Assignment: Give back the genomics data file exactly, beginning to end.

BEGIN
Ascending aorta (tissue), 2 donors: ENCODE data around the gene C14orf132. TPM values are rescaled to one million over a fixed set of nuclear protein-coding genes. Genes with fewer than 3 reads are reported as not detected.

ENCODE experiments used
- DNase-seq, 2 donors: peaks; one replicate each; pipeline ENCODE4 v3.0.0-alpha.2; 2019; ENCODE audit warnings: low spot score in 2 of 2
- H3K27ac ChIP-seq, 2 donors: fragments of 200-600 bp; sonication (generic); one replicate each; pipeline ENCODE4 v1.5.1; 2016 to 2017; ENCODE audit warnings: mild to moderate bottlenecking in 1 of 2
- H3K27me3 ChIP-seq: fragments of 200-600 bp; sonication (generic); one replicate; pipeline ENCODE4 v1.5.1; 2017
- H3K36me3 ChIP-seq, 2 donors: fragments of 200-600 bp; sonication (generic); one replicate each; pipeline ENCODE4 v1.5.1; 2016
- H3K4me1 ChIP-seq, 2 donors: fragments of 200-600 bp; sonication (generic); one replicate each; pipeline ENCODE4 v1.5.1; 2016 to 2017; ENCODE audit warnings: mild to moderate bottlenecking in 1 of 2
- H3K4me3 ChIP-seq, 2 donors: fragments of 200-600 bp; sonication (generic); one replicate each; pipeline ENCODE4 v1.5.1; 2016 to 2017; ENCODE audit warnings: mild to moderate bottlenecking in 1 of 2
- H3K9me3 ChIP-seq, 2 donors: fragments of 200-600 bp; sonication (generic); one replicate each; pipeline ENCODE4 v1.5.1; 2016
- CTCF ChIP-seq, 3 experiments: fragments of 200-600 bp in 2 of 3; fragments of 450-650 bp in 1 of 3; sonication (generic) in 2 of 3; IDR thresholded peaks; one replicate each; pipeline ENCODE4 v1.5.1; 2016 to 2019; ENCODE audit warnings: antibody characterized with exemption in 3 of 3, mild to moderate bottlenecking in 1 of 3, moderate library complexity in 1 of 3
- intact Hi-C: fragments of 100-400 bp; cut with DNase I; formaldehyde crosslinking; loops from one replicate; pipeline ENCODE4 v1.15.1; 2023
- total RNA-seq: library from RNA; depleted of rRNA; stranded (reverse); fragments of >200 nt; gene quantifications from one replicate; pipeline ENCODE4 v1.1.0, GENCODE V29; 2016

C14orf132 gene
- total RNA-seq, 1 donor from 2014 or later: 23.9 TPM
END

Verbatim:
Ascending aorta (tissue), 2 donors: ENCODE data around the gene C14orf132. TPM values are rescaled to one million over a fixed set of nuclear protein-coding genes. Genes with fewer than 3 reads are reported as not detected.

ENCODE experiments used
- DNase-seq, 2 donors: peaks; one replicate each; pipeline ENCODE4 v3.0.0-alpha.2; 2019; ENCODE audit warnings: low spot score in 2 of 2
- H3K27ac ChIP-seq, 2 donors: fragments of 200-600 bp; sonication (generic); one replicate each; pipeline ENCODE4 v1.5.1; 2016 to 2017; ENCODE audit warnings: mild to moderate bottlenecking in 1 of 2
- H3K27me3 ChIP-seq: fragments of 200-600 bp; sonication (generic); one replicate; pipeline ENCODE4 v1.5.1; 2017
- H3K36me3 ChIP-seq, 2 donors: fragments of 200-600 bp; sonication (generic); one replicate each; pipeline ENCODE4 v1.5.1; 2016
- H3K4me1 ChIP-seq, 2 donors: fragments of 200-600 bp; sonication (generic); one replicate each; pipeline ENCODE4 v1.5.1; 2016 to 2017; ENCODE audit warnings: mild to moderate bottlenecking in 1 of 2
- H3K4me3 ChIP-seq, 2 donors: fragments of 200-600 bp; sonication (generic); one replicate each; pipeline ENCODE4 v1.5.1; 2016 to 2017; ENCODE audit warnings: mild to moderate bottlenecking in 1 of 2
- H3K9me3 ChIP-seq, 2 donors: fragments of 200-600 bp; sonication (generic); one replicate each; pipeline ENCODE4 v1.5.1; 2016
- CTCF ChIP-seq, 3 experiments: fragments of 200-600 bp in 2 of 3; fragments of 450-650 bp in 1 of 3; sonication (generic) in 2 of 3; IDR thresholded peaks; one replicate each; pipeline ENCODE4 v1.5.1; 2016 to 2019; ENCODE audit warnings: antibody characterized with exemption in 3 of 3, mild to moderate bottlenecking in 1 of 3, moderate library complexity in 1 of 3
- intact Hi-C: fragments of 100-400 bp; cut with DNase I; formaldehyde crosslinking; loops from one replicate; pipeline ENCODE4 v1.15.1; 2023
- total RNA-seq: library from RNA; depleted of rRNA; stranded (reverse); fragments of >200 nt; gene quantifications from one replicate; pipeline ENCODE4 v1.1.0, GENCODE V29; 2016

C14orf132 gene
- total RNA-seq, 1 donor from 2014 or later: 23.9 TPM